Where within the croc radiation?
Where thalattosuchians fit within the crocodylomorph radiation is controversial and there are two main competing hypotheses. In his pioneering work on crocodylomorph phylogeny, Clark (1994) found thalattosuchians to group together with the other so-called longirostrine crocodyliforms (the dyrosaurids and pholidosaurids)*; this whole assemblage was found to be closely related to the goniopholidids (a group you’ll recall from last time), Bernissartia and the eusuchians (crown-crocs and some closely related lineages).
* The name Tethysuchia – originally coined by Buffetaut (1982b) – can be applied to the dyrosaurid + pholidosaurid clade (Andrade et al. 2012). In some cladograms (as in the one shown below), Thalattosuchia is close to Pholidosauridae, meaning that thalattosuchians are also part of Tethysuchia in these topologies.
According to this hypothesis, thalattosuchians are thus part of Neosuchia, the crocodyliform clade that includes crown-crocs and all crocodyliforms closer to them than to notosuchians (a major clade I intend to write about soon). A string of cladistic studies essentially support this position: see Pol & Gasparini (2009) for a full discussion (and all the citations), since a major part of their paper was devoted to this subject. In short, Clark’s hypothesis posits thalattosuchians as fairly ‘modern’ crocodyliforms, deeply nested within the radiation.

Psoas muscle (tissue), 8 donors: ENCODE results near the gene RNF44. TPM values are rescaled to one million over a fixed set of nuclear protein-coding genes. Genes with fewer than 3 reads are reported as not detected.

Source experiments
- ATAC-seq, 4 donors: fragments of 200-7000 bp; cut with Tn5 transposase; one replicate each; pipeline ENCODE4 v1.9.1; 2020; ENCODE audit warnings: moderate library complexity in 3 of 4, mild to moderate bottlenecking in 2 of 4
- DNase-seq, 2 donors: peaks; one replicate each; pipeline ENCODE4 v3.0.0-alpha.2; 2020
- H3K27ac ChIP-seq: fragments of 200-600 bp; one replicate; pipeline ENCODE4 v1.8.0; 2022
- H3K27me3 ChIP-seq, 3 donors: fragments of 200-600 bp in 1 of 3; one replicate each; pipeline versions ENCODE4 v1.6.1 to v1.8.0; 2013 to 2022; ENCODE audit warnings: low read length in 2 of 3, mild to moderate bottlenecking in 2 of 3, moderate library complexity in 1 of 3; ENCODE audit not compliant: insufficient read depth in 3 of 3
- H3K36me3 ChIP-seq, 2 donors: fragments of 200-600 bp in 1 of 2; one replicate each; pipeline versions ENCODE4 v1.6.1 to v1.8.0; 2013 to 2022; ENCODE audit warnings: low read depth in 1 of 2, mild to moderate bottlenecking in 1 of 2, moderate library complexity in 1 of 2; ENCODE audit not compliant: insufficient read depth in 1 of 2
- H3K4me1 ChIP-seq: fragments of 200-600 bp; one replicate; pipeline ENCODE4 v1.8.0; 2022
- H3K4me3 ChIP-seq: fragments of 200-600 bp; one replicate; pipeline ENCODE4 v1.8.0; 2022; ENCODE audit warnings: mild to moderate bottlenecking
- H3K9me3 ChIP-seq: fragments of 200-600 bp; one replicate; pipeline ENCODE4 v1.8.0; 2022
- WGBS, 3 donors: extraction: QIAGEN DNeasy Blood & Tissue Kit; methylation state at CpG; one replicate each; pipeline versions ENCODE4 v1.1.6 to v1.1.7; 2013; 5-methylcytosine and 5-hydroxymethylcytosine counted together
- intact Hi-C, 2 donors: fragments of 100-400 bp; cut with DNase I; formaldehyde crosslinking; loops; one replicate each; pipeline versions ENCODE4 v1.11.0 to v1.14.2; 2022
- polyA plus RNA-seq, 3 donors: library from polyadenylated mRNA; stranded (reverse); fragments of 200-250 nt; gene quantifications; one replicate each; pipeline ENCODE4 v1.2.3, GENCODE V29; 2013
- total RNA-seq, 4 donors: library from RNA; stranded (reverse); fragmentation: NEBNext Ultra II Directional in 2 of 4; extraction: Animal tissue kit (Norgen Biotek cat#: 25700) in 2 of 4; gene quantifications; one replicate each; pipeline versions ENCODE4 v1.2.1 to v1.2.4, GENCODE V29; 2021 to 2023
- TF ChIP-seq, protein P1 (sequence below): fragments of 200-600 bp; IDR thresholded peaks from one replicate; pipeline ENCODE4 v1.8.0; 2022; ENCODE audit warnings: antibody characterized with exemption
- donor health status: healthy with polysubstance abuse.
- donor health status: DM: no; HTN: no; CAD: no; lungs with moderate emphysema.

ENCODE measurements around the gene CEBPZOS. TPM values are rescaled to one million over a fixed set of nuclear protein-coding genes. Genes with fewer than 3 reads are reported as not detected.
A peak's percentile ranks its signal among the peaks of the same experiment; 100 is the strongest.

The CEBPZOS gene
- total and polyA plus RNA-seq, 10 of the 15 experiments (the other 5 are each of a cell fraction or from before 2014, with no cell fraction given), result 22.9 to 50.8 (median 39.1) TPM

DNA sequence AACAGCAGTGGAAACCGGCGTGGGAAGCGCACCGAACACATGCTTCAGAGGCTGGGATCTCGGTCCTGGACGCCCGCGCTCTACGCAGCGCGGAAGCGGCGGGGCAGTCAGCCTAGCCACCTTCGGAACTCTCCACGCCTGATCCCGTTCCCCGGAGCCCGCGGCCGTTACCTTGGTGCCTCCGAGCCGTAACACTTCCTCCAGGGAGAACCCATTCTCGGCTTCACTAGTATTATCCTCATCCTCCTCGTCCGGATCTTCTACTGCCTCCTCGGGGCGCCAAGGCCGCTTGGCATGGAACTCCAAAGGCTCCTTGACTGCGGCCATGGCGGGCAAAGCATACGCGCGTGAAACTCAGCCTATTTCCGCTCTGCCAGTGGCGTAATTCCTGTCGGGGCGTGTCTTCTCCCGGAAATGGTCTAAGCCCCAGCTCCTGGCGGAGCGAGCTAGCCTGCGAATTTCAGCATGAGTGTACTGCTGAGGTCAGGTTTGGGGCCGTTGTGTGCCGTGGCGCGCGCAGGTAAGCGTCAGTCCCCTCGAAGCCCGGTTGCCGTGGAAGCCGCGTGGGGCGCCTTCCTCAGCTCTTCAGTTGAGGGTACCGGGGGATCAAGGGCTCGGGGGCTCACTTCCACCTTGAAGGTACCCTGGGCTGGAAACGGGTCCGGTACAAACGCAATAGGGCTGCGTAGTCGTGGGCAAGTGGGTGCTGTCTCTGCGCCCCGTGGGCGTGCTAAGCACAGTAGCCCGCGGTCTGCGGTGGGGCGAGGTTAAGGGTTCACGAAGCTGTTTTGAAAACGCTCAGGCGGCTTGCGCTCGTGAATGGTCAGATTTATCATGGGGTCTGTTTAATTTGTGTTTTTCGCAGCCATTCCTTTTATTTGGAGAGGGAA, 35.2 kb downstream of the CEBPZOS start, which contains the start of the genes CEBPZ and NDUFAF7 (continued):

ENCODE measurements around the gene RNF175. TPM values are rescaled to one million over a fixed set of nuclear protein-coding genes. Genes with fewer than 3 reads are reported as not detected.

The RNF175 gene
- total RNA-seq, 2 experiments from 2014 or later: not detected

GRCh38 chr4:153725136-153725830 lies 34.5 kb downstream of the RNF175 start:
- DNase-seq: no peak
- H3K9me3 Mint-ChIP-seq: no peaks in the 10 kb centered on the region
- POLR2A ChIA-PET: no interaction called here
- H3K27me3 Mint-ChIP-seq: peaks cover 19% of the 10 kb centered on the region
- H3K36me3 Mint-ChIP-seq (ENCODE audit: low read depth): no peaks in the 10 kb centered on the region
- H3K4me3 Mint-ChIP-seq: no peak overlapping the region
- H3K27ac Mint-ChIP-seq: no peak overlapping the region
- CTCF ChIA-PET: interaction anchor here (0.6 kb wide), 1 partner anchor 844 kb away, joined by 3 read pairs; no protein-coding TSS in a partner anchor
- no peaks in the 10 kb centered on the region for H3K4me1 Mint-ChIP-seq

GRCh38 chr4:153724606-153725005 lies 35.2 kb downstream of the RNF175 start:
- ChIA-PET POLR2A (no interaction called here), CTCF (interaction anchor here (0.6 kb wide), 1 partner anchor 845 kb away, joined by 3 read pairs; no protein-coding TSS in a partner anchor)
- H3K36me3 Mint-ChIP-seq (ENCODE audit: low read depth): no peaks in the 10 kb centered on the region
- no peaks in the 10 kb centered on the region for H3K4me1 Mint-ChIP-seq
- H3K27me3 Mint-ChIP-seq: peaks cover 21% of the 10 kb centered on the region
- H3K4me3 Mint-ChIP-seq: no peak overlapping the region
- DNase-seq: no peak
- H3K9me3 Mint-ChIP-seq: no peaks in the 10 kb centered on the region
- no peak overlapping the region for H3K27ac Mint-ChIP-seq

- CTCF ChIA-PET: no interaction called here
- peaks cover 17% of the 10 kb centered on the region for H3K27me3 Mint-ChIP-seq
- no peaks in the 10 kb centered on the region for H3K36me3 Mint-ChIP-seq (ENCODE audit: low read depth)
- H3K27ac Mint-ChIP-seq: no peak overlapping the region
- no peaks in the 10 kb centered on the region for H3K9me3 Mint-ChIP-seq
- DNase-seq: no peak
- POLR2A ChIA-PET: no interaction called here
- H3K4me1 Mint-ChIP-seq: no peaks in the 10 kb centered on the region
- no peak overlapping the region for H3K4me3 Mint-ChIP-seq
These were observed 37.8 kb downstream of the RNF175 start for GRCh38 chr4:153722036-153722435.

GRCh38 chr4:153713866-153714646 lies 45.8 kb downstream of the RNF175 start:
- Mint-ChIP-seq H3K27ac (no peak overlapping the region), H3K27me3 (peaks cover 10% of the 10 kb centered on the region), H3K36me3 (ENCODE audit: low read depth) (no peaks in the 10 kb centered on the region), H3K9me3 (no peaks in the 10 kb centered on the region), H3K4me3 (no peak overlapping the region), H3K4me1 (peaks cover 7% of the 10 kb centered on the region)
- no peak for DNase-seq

The competing position is regarded as more ‘traditional’ by some authors; the idea here is that Thalattosuchia is outside much of Crocodyliformes, and only convergently similar to the other longirostrine lineages (Langston 1973, Buffetaut 1982). This position has also been supported by several cladistic analyses (again, see Pol & Gasparini 2009); it would essentially mean that thalattosuchians originated early in crocodylomorph history from forms of ‘protosuchian’-type grade, that they are not at all close to eusuchians or eusuchian-like crocodyliforms, and that they are outside of Neosuchia. An even more extreme version of this hypothesis is apparently due to be presented soon (that is, it posits a position for Thalattosuchia even further away from the crown).
The idea that thalattosuchians might group with other longirostrine taxa due to convergent similarity is appealing, but you can’t just pretend that the characters linked with the longirostrine condition don’t exist: sure, they might exist due to convergence, but, alternatively, they might well exist due to a close evolutionary relationship. In fact, a critical look at the characters pulling the longirostrine taxa together (Pol & Gasparini 2009) showed that the majority of them occur independently of longirostry: that is, they are not the obvious convergent side-effects of the evolution of a long, slender rostrum.